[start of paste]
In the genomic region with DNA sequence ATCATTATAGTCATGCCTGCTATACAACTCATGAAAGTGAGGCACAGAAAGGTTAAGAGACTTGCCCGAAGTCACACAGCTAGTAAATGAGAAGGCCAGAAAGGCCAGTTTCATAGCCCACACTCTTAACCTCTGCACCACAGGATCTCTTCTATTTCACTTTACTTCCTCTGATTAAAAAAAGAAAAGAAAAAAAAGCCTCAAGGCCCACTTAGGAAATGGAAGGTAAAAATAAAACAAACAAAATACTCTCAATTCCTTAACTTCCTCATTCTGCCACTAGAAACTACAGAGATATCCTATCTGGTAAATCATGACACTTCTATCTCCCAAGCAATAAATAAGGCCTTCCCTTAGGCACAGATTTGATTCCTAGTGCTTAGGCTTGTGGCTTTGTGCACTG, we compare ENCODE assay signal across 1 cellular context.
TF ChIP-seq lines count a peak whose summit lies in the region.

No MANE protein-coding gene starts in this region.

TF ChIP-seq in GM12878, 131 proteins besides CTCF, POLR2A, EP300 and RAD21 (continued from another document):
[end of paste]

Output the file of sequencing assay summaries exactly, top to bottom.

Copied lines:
In the genomic region with DNA sequence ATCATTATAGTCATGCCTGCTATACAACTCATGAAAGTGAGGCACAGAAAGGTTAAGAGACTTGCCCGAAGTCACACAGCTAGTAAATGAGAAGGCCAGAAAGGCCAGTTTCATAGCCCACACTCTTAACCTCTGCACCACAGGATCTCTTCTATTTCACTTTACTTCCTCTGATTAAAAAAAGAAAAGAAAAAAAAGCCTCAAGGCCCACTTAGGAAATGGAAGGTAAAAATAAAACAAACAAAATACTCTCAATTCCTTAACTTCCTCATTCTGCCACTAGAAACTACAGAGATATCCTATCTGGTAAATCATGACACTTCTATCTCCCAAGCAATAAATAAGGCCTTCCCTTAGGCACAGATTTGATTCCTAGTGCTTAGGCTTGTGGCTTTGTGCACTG, we compare ENCODE assay signal across 1 cellular context.
TF ChIP-seq lines count a peak whose summit lies in the region.

No MANE protein-coding gene starts in this region.

TF ChIP-seq in GM12878, 131 proteins besides CTCF, POLR2A, EP300 and RAD21 (continued from another document):